As firearm deer seasons head into the coldest months of the year, in many northern climes, the whitetail rut is over or winding down. Or is it? The answer to that question, like so many others in hunting, is “maybe…”
Having hunted whitetails in the northern climes for over 25 years, I have seen some strange things happen during the late season. I specifically recall one late muzzleloader season in upper Michigan where I saw two different bucks acting like it was the peak of November. They were chasing does and stumbling around like drunkards. Had they worn better headgear, one of them would have been certainly “reduced to possession.”
Contrast that with the hunting that occurred this year in Wisconsin’s opening weekend of firearm season, where rut and deer activity in general was at a minimum. Noted northern Whitetail biologist, John Ozoga, has declared himself a non-advocate of the second rut. He has stipulated in his book Whitetail Intrigue: Scientific Insights for Whitetail Deer, that though he sees no second rut, it may have a great deal to do with the severe northern climate. Ozoga states, “In milder environments patterns could be different. If important pheromones, whatever their source, accompany silent ovulation in pubertal does additional late season excitation signals could rekindle the buck’s pursuit response.”
Steve Demarais, A biologist with Mississippi State University’s Whitetail research program believes, “Areas with far more does than bucks have some of the best second rut action. This is because there are too few bucks in these areas to breed all of the does during the major estrous cycle in November. So, 28 days after the peak of the rut, those that were missed in November and the yearlings that weren’t ready to come into estrous then give bucks one more chance. A similar situation occurs in big timberlands: bucks are often unable to cover all of the real estate that separates doe groups in these areas in time to breed all of the does.”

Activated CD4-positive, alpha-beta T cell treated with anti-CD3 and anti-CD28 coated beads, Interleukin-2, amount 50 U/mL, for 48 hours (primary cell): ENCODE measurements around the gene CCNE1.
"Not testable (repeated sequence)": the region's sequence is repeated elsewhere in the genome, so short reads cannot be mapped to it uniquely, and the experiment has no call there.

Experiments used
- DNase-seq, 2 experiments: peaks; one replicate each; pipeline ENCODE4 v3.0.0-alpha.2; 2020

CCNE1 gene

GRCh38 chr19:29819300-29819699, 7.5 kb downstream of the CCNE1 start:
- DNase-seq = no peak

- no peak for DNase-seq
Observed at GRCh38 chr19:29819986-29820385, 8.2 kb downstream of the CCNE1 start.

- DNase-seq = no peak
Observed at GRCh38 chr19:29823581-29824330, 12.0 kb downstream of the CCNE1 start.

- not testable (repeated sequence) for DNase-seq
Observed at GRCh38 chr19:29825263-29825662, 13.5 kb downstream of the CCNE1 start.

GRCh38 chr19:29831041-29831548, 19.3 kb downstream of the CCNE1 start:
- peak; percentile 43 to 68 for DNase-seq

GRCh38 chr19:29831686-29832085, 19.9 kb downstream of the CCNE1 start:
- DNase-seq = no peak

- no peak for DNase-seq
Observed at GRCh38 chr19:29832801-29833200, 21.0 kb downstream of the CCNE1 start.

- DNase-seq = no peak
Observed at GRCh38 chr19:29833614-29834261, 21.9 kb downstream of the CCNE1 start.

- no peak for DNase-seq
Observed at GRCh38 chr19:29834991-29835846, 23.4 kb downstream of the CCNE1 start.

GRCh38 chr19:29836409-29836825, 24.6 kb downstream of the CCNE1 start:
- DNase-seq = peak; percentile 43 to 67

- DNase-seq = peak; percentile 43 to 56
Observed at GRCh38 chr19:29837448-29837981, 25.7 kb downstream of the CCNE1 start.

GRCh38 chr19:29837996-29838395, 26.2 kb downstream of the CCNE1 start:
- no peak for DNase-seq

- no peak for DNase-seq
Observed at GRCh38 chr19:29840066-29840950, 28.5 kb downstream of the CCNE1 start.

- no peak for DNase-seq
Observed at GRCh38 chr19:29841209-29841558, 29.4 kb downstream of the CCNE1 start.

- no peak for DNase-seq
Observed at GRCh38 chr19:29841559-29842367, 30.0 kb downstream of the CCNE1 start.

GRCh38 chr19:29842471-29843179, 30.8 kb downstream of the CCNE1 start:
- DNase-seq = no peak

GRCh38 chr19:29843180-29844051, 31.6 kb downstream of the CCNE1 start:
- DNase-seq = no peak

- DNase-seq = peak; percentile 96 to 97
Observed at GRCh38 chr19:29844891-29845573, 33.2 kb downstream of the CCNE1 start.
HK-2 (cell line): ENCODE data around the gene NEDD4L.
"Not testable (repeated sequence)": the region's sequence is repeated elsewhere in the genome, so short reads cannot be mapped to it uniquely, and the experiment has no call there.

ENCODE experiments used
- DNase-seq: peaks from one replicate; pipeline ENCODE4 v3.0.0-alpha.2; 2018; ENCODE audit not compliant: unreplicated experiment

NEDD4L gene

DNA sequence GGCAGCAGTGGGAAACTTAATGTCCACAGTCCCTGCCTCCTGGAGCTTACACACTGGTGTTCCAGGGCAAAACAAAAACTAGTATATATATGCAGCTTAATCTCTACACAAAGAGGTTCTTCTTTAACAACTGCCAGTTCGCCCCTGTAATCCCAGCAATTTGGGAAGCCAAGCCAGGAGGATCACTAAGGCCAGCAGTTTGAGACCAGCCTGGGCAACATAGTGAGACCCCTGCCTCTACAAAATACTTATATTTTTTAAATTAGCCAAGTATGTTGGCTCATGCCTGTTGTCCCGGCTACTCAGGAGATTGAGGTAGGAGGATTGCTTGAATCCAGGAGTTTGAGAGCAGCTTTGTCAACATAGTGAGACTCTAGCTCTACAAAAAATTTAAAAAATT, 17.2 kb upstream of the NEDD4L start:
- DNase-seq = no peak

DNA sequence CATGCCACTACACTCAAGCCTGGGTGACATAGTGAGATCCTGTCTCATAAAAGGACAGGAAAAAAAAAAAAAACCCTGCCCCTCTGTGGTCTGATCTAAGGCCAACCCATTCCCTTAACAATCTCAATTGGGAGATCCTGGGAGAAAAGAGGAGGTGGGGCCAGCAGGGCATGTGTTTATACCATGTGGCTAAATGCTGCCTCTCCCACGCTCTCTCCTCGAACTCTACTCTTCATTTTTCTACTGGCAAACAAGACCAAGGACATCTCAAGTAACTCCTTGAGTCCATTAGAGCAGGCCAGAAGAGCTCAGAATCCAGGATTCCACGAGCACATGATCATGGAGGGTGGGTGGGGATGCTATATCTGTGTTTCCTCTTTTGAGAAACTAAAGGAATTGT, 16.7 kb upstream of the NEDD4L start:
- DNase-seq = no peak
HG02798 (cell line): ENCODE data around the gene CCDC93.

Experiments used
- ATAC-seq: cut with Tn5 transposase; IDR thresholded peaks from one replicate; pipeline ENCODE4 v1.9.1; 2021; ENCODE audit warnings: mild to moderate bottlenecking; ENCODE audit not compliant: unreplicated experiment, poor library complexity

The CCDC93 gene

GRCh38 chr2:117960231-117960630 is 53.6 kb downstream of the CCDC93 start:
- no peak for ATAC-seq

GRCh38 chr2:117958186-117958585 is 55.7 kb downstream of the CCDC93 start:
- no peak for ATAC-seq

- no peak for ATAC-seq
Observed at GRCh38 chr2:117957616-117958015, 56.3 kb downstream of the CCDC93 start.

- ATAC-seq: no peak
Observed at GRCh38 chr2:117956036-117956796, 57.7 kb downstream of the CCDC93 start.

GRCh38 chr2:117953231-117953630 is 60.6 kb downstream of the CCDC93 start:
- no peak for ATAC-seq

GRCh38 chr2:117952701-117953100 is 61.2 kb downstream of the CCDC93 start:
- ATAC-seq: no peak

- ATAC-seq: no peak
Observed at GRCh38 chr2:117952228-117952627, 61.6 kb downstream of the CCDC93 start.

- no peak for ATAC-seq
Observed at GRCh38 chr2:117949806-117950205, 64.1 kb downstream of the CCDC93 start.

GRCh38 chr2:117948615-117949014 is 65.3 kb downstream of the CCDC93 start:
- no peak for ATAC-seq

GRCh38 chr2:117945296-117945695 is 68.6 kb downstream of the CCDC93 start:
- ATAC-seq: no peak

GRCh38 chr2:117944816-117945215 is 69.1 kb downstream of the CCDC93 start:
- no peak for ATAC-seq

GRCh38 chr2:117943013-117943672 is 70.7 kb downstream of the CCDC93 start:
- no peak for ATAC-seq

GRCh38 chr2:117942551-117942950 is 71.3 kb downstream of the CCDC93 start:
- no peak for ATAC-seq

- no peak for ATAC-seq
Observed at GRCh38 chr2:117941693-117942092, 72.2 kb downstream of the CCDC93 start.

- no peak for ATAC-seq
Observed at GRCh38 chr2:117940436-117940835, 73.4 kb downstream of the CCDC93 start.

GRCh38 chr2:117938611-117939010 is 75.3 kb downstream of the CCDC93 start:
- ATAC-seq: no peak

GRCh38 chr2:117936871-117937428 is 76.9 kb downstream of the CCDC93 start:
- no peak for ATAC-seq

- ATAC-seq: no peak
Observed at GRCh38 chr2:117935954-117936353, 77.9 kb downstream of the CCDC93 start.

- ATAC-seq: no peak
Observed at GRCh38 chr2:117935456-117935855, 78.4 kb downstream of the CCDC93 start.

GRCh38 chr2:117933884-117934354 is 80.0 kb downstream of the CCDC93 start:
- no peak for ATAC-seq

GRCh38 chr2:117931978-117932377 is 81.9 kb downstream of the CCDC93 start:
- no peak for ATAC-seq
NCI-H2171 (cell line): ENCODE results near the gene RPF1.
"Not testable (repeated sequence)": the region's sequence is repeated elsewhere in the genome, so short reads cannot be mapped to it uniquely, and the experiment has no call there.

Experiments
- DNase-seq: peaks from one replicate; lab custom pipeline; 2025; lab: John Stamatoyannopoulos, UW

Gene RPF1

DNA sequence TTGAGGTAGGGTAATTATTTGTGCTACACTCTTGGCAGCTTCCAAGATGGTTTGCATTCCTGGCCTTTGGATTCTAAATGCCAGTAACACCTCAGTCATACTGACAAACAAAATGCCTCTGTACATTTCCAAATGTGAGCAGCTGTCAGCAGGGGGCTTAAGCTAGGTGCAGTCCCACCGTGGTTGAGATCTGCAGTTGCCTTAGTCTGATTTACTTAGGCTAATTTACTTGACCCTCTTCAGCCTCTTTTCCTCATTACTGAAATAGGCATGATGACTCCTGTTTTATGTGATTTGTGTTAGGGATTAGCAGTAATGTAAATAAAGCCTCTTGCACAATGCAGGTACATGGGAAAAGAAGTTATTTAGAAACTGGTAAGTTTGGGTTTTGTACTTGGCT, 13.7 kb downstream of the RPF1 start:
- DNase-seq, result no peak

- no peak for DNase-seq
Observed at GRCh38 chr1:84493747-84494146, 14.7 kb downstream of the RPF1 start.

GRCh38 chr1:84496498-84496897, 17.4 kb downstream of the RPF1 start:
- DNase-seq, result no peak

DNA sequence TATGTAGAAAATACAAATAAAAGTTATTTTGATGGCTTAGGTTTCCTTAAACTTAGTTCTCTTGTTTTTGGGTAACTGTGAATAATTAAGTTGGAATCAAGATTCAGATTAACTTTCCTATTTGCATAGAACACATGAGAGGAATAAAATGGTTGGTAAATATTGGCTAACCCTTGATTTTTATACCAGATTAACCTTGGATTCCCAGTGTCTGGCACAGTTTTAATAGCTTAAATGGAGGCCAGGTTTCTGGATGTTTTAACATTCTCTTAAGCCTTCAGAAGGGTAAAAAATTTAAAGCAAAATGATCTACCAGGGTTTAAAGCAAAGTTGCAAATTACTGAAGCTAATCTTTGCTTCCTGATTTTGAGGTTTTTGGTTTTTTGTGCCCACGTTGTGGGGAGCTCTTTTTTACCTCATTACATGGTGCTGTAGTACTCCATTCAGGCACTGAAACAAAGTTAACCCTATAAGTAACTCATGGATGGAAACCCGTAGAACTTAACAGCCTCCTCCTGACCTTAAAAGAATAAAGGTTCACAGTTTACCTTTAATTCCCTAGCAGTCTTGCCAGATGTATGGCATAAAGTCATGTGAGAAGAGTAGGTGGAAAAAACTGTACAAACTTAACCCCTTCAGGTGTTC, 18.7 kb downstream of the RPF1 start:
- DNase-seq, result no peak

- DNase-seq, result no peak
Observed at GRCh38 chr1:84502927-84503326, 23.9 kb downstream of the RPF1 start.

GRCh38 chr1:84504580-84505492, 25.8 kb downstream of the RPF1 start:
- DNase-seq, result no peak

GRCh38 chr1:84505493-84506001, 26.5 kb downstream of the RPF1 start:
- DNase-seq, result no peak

I believe that is what I saw during that northern muzzleloader hunt. Based on both my experience and that of these two experts in the field, I believe there is a second rut that can be exploited with some predictability. So, how do I find it? As it turns out, I have a combination of both biologist suggestions. First, I try and locate the key food source in the area I am hunting. Why? The one thing every deer needs, as the weather turns colder is more and more high-quality food. In October, a venerable buffet is available to deer almost everywhere they roam. Once leaves fall and things get covered with snow that can change.
The majority of the hunting I do is in a cold, northern environment, so that usually means easily obtained, calorie-rich foods that are not terribly far from a core bedding area. At times, that may be corn or soybeans. In other areas (even those with agricultural areas in the vicinity) it may be late-dropped or yet-unexploited acorns. I’ve seen deer in the Upper Peninsula of Michigan paw through three to four feet of snow to get to them. If there are any does that are coming into a second estrous cycle, you will know in short order. Bucks in the area will hover, hound and chase the does. The good news is that any bruisers still left around will be vulnerable again, if only for a short period. That’s what I’m hoping for this year.
One thing is certain. If you still have an unfilled tag at the end of November, you certainly will not fill the freezer with venison by sitting on the couch. Dress for the weather, plan your hunt effectively based on target food sources and deer concentrations, and wait for that monster escape artist you have on trail camera to appear.